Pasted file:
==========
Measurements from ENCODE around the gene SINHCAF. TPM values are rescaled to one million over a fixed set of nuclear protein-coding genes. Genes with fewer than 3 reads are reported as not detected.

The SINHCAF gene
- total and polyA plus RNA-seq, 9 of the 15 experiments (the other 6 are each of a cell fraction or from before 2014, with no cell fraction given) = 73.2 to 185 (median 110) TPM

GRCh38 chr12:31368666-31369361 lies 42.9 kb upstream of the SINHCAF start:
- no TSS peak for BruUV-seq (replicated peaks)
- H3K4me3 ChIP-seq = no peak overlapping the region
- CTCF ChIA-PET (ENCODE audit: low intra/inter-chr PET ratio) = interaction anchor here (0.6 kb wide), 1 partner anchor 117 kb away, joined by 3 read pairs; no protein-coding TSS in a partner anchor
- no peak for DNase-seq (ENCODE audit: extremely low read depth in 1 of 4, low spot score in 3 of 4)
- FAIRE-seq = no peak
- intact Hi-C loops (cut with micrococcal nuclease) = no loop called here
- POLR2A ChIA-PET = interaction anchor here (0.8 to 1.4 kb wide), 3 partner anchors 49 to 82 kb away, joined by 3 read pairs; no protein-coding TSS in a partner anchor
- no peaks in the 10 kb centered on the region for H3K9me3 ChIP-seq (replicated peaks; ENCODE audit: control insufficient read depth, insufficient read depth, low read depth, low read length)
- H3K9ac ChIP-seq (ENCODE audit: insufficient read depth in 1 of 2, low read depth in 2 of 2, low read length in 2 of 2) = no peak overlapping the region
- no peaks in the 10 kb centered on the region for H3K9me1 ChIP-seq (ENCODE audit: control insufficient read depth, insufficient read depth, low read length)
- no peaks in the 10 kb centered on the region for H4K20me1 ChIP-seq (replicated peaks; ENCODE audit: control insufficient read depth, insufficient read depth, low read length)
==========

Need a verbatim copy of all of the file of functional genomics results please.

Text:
Measurements from ENCODE around the gene SINHCAF. TPM values are rescaled to one million over a fixed set of nuclear protein-coding genes. Genes with fewer than 3 reads are reported as not detected.

The SINHCAF gene
- total and polyA plus RNA-seq, 9 of the 15 experiments (the other 6 are each of a cell fraction or from before 2014, with no cell fraction given) = 73.2 to 185 (median 110) TPM

GRCh38 chr12:31368666-31369361 lies 42.9 kb upstream of the SINHCAF start:
- no TSS peak for BruUV-seq (replicated peaks)
- H3K4me3 ChIP-seq = no peak overlapping the region
- CTCF ChIA-PET (ENCODE audit: low intra/inter-chr PET ratio) = interaction anchor here (0.6 kb wide), 1 partner anchor 117 kb away, joined by 3 read pairs; no protein-coding TSS in a partner anchor
- no peak for DNase-seq (ENCODE audit: extremely low read depth in 1 of 4, low spot score in 3 of 4)
- FAIRE-seq = no peak
- intact Hi-C loops (cut with micrococcal nuclease) = no loop called here
- POLR2A ChIA-PET = interaction anchor here (0.8 to 1.4 kb wide), 3 partner anchors 49 to 82 kb away, joined by 3 read pairs; no protein-coding TSS in a partner anchor
- no peaks in the 10 kb centered on the region for H3K9me3 ChIP-seq (replicated peaks; ENCODE audit: control insufficient read depth, insufficient read depth, low read depth, low read length)
- H3K9ac ChIP-seq (ENCODE audit: insufficient read depth in 1 of 2, low read depth in 2 of 2, low read length in 2 of 2) = no peak overlapping the region
- no peaks in the 10 kb centered on the region for H3K9me1 ChIP-seq (ENCODE audit: control insufficient read depth, insufficient read depth, low read length)
- no peaks in the 10 kb centered on the region for H4K20me1 ChIP-seq (replicated peaks; ENCODE audit: control insufficient read depth, insufficient read depth, low read length)